Myanmar coup once again exposes the futility of the UN Security Council

Myanmar coup once again exposes the futility of the UN Security Council

Protesters wearing helmets stand behind a barricade in Sanchaung, Yangon, Myanmar March 3, 2021, in this still image from a video obtained by Reuters. (Reuters)
Protesters wearing helmets stand behind a barricade in Sanchaung, Yangon, Myanmar March 3, 2021, in this still image from a video obtained by Reuters. (Reuters)
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After the military coup in Myanmar on Feb. 1, some members of the UN Security Council moved swiftly to draft a condemnation. Just as swiftly, Beijing vetoed the effort, and the whole affair was done by Feb. 3.

The justification invoked by the military leadership for the coup was election fraud; indeed, the rhetoric challenging the win of the civilian National League for Democracy party of Aung San Suu Kyi was lifted almost word for word from the efforts of Donald Trump to delegitimize the results of the presidential election in the US. The evidence to back up that rhetoric was equally nonexistent. The only difference between the US and Myanmar in this sad parallel is that Myanmar has no institutional capacity to resist any power play by the military, whereas the capacity of Trump to seize power was constrained by Congress, and by lack of buy-in from the military. In Myanmar, the only check on the power of the military is resistance from the people, which in recent weeks has cost some of them their lives.

In an ideal world, the people of Myanmar would not be standing alone against this coup; they would have the backing and support of the international community. If we lived in such a world, there would be no need for ordinary civilians to go on to the streets and get themselves killed for their democracies. There would be an international space where the dispute between the military, the civilian government they deposed, and the people of Myanmar could be arbitrated by the international community with no loss of innocent lives.

In an ideal world, the people of Myanmar would not be standing alone against this coup; they would have the backing and support of the international community. If we lived in such a world, there would be no need for ordinary civilians to go on to the streets and get themselves killed for their democracies.

Dr Azeem Ibrahim

But we do not live in that world. So long as the formal stance of the international community needs to be formulated through the UN Security Council, the people of Myanmar will never get the formal backing of the UN against those who usurped their government, any more than Palestinians will ever get justice, or indeed any more than any other people who are oppressed by forces who have the backing of any of the permanent members of the Security Council. And so, these people have been left with no recourse but direct resistance, with all that comes with it.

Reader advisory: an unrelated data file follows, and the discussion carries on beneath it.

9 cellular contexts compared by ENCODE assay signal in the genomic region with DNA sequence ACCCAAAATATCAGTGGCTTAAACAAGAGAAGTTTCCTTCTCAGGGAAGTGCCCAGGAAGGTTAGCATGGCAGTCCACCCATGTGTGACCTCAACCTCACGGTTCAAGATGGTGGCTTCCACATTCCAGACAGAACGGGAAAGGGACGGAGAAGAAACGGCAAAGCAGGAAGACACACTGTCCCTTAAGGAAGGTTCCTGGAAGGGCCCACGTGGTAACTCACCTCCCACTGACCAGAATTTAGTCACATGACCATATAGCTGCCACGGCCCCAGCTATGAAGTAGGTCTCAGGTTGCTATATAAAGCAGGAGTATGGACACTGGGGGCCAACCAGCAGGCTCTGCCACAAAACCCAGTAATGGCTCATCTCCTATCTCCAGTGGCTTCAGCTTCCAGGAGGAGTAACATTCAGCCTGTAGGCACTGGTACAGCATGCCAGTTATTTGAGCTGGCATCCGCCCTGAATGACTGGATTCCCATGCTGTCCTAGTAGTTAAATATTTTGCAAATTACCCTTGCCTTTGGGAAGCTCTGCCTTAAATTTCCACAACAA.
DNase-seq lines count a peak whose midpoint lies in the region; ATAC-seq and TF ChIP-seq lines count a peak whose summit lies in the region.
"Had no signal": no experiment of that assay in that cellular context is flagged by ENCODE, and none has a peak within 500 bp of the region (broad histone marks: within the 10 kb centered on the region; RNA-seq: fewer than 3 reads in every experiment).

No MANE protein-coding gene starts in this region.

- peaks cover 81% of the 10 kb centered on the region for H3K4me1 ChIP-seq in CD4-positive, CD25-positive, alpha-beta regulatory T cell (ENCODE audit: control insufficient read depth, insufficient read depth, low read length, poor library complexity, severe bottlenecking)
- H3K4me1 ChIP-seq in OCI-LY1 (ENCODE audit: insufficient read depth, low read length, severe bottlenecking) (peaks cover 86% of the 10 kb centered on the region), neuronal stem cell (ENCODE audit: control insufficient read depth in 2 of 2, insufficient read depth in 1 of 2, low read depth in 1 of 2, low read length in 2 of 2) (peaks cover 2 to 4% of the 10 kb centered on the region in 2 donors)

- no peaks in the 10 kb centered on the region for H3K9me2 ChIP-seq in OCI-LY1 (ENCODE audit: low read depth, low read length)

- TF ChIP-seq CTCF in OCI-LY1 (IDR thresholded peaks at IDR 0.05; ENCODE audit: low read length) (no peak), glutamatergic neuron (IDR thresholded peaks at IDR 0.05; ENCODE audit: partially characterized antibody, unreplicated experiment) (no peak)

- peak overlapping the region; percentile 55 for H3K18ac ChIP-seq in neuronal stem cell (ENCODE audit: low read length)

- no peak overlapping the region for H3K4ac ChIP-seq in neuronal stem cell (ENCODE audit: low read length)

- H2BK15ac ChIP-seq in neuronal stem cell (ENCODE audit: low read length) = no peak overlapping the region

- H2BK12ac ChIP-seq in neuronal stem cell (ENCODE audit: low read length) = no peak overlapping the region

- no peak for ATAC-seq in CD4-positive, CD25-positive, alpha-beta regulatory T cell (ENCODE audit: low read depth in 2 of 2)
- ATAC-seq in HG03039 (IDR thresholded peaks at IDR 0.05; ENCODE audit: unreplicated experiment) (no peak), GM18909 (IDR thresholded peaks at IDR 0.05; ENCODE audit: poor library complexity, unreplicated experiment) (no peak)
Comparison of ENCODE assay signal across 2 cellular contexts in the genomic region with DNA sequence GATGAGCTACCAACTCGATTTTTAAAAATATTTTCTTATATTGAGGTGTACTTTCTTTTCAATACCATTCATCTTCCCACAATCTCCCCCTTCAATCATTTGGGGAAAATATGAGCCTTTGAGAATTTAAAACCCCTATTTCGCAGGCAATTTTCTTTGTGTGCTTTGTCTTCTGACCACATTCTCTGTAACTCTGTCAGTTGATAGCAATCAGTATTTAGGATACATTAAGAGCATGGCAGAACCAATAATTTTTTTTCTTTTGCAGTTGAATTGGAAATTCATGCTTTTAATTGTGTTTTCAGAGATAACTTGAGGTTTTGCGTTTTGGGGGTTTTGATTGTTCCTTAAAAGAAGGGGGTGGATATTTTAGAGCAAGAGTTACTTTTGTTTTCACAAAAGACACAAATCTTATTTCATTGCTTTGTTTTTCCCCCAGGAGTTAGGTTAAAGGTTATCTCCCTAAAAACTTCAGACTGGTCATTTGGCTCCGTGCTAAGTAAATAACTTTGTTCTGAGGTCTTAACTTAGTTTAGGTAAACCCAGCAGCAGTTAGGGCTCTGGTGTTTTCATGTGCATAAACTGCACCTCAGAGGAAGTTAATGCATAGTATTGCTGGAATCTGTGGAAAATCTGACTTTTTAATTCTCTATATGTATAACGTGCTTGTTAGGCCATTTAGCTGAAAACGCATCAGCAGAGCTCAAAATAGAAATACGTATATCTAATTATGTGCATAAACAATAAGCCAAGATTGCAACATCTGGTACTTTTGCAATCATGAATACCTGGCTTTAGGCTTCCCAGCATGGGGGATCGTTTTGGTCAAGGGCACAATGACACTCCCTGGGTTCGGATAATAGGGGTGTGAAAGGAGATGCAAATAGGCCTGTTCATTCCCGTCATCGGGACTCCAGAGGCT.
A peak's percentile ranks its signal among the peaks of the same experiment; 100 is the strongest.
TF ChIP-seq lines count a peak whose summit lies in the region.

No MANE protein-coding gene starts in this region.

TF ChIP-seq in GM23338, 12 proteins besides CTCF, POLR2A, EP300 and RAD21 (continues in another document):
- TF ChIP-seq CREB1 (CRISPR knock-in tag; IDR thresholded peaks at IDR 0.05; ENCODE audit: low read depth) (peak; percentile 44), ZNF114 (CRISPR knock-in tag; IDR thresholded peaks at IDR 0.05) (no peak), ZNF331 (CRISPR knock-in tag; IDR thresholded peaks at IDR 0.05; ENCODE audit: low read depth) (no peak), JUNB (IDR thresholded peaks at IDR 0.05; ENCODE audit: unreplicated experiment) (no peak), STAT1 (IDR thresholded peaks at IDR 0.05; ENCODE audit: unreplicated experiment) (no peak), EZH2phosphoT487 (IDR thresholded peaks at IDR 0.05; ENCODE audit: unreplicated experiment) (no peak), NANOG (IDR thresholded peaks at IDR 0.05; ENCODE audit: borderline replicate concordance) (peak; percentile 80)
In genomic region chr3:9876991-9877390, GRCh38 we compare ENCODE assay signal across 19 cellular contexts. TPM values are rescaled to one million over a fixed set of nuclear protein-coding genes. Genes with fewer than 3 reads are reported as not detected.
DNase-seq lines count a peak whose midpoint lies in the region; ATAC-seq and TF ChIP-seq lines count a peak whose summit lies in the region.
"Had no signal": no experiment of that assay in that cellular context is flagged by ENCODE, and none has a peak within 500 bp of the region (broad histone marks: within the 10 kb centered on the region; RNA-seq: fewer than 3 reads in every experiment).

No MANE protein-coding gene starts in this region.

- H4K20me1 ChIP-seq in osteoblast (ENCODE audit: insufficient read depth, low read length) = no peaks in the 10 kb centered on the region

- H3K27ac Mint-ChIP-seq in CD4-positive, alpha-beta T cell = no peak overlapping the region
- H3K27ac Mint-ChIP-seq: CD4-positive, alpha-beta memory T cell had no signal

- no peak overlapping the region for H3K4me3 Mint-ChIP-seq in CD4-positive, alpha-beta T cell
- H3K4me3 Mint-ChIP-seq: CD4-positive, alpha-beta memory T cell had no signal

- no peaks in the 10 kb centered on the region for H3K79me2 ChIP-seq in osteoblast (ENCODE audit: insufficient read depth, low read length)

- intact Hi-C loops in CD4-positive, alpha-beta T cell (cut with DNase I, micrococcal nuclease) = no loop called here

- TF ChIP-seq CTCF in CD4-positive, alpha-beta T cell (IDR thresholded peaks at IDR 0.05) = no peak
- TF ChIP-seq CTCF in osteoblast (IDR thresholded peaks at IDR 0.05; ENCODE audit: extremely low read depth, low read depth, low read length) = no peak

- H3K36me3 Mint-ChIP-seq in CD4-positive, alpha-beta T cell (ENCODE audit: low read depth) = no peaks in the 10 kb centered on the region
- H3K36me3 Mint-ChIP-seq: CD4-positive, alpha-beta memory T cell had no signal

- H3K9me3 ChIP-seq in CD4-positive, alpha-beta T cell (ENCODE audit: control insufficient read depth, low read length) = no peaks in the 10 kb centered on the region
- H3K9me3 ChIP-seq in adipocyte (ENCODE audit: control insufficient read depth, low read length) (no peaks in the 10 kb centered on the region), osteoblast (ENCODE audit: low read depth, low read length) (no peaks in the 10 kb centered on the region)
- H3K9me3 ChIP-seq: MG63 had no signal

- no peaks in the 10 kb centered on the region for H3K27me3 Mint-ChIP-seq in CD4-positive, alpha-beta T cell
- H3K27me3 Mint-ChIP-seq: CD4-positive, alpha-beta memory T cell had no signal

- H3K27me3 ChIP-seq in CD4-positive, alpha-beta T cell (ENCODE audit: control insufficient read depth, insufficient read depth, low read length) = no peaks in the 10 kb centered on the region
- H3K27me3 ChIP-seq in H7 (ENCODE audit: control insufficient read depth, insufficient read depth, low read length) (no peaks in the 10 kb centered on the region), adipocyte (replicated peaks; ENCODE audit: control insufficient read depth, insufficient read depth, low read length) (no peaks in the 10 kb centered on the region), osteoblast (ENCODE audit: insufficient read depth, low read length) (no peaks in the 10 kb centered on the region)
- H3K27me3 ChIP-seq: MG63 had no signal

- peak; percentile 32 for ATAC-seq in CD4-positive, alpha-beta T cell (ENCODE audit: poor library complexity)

The purpose of the UN system from its inception was supposed to be to uphold international law, human rights, and peace. All those things are just as needed today as they have ever been since the Second World War. But under the current structure of the UN institutions, the political side of the UN system is close to useless.

Conversely, the technocratic and humanitarian agencies within the UN system which escape politicisation by the Security Council powers continue to illustrate what international cooperation can achieve, and what the UN system as a whole could do for the world as a force for good. To the extent to which they avoid undue political influence, these agencies frequently, even if not always, turn out on the right side of history, and they are routinely among the most powerful voices for those who the UN Charters aimed to protect — the powerless, the marginalised, the dispossessed.

Even at the risk of generalizing, it is hard to avoid the conclusion that everything useless or even harmful about the UN stems from the politicization of its functions, above all the great power rivalries among the permanent members of the Security Council; and conversely, most things the UN system does that remain untouched by those political rivalries continue to show us why we need something like the UN to coordinate international cooperation, and how desperately we need to reform the structure of the political institutions within the UN system, for it to be able to uphold the promises of its charters.

 

Dr. Azeem Ibrahim is a Director at the Center for Global Policy and author of “The Rohingyas: Inside Myanmar’s Genocide” (Hurst, 2017). Twitter: @AzeemIbrahim​

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